Which is odd, since I actually belong to the minority that likes american football and used to follow NBA, too.

But it’s more about the lack of time, not the lack of shows.

I haven’t seen a single episode of Friday Night Lights, considering that I regard Any Given Sunday as one of Oliver Stone’s best films, the DVR that ate the first four episodes has lots to answer for.

And since I’ve been an Aaron Sorkin fanboy for ages, his Sports Night definitely would be worth catching. I fiddled with the box set once, but decided against it for some obscure reason.

TV Thursday #17: Sports

Jan 082014
 

Mr. HankeyThe best christmas episode ever is not a Doctor Who one, nor a very Christmassy Ted.

Nope, the best christmas episode is the only piece of television during which I have had to request to pause the show and stand up on account of being acutely worried that I would rupture a couple of vital inner organs otherwise.

And that piece of absolute mirth and joy is Mr Hankey, the Christmas Poo off the first season of South Park.

TV Thursday: Christmas!

Jan 082014
 

Hodor shirtI used to be a dream customer for merchandizers, buying shirts and books and magazines and barely canon-related comic books. And yes, two bottles of Tru Blood, too.

Started off innocently enough with a X-Files shirt given as a birthday gift and went nuts from there.

Lately, though, things have been more sparse. A single Doctor Who t-shirt is the only one in the last year or so.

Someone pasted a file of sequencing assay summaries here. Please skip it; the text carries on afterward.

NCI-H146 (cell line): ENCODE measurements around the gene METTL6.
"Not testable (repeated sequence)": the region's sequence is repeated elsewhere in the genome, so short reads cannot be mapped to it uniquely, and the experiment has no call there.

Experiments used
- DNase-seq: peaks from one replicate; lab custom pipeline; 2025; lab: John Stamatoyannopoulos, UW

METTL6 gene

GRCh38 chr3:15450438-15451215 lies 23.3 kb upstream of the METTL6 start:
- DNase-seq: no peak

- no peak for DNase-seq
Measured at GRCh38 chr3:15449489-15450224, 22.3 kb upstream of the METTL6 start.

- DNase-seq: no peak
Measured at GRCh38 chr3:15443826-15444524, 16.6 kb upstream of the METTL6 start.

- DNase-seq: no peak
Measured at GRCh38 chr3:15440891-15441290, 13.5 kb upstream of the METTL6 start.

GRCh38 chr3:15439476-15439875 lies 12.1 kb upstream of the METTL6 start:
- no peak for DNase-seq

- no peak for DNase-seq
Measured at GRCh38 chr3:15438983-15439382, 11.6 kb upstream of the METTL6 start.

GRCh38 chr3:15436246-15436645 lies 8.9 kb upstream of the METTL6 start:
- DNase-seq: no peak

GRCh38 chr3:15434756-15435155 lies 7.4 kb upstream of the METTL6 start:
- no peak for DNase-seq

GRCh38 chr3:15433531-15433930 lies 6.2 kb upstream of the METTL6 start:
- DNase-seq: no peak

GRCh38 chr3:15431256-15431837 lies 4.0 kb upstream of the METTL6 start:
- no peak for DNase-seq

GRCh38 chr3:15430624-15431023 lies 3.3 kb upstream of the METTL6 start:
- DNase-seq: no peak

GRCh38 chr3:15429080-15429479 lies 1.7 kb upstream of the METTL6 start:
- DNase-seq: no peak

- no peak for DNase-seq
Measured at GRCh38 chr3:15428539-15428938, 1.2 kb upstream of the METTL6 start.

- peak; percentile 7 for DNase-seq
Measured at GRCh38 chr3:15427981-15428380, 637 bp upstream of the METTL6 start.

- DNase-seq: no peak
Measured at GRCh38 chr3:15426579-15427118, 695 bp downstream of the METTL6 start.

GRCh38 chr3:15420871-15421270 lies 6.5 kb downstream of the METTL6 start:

HBO’s store in New York is obviously a financial nightmare.

Haven’t bought more than just one Game of Thrones-shirt – Starks, obviously – the pictured one would be a nice companion to that.

TV Thursday #15: Merchandized

Jan 062014
 

Tabu Logo

Most of the great finnish television shows are firmly in the comedy genre: Tabu, Pasila, Kummeli (the early seasons), Julmahuvi.

So the few non-comedic standouts remain at the top even after a few decades: Neil Hardwick’s Musta Tuntuu and Pakanamaan Kartta, as well as the thoroughly limited series Tuntemattomalle Jumalalle.

Nonetheless, the daring and the wide variety of Tabu takes the top position.

TV Thursday #14: Best domestic

Jan 052014
 

NCIS: Los AngelesFor some reason the crew of NCIS: Los Angeles rubbed me really the wrong way. Missed the pilot episode, so the characters were unknowns from the start.

But they grew up on me. Kinda expected on LL Cool J, but highly unexpected on the part of Chris O’Donnel.